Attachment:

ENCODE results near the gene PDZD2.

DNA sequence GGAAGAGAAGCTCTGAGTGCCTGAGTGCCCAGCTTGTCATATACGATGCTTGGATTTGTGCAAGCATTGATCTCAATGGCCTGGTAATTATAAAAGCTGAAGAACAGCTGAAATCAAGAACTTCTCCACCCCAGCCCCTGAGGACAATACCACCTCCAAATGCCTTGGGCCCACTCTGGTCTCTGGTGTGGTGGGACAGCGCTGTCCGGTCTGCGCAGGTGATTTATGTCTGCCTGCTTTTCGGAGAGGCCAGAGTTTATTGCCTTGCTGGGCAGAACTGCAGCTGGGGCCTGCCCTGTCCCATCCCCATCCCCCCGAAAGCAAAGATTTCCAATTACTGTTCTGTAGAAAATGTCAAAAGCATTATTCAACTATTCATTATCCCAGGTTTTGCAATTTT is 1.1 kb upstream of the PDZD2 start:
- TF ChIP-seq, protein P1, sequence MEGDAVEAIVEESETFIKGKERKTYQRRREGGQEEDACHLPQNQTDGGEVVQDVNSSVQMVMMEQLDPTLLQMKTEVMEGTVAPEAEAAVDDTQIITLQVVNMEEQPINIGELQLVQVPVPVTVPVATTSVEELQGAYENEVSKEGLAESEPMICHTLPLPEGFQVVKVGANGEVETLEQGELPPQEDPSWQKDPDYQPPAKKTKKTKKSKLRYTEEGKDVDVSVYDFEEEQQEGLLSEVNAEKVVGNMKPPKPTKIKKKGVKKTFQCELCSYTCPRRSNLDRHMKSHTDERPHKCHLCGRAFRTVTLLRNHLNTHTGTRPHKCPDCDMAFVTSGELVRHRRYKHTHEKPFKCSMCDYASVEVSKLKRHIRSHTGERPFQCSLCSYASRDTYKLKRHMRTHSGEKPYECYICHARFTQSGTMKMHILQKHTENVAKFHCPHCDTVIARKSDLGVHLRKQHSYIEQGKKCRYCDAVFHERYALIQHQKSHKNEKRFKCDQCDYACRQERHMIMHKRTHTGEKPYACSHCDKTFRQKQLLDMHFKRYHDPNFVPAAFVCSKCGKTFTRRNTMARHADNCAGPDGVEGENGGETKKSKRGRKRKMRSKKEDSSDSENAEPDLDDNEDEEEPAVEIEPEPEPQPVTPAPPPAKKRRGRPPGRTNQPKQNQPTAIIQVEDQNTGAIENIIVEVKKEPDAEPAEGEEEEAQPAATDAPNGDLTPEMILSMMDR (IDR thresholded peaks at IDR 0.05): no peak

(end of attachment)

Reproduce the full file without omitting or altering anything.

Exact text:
ENCODE results near the gene PDZD2.

DNA sequence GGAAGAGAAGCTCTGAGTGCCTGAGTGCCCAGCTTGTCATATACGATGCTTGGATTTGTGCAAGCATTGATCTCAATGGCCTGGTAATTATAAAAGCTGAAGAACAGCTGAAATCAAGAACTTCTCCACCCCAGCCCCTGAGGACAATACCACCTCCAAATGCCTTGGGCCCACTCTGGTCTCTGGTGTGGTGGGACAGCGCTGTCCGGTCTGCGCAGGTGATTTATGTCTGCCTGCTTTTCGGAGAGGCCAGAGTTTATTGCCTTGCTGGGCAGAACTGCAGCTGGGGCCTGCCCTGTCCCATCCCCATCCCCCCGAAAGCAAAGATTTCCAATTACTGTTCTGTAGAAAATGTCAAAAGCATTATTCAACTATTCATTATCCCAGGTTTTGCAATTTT is 1.1 kb upstream of the PDZD2 start:
- TF ChIP-seq, protein P1, sequence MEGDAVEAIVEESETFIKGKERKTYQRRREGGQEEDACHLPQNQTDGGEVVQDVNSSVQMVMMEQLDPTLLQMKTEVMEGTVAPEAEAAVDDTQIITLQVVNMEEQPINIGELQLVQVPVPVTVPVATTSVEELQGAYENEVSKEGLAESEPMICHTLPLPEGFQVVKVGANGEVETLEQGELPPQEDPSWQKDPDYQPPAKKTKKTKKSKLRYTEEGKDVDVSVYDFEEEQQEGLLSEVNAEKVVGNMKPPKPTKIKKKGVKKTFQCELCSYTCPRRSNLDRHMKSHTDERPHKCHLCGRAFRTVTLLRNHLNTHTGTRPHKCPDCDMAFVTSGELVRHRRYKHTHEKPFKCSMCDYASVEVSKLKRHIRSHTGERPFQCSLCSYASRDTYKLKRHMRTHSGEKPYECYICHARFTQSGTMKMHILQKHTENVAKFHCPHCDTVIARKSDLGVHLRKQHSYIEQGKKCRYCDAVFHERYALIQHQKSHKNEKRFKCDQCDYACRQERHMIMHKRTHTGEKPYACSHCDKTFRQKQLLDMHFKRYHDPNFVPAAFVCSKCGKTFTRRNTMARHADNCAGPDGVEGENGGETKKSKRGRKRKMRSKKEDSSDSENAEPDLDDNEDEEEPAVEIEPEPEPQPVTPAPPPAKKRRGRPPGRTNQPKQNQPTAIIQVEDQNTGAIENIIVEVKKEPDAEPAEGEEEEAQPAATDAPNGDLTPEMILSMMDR (IDR thresholded peaks at IDR 0.05): no peak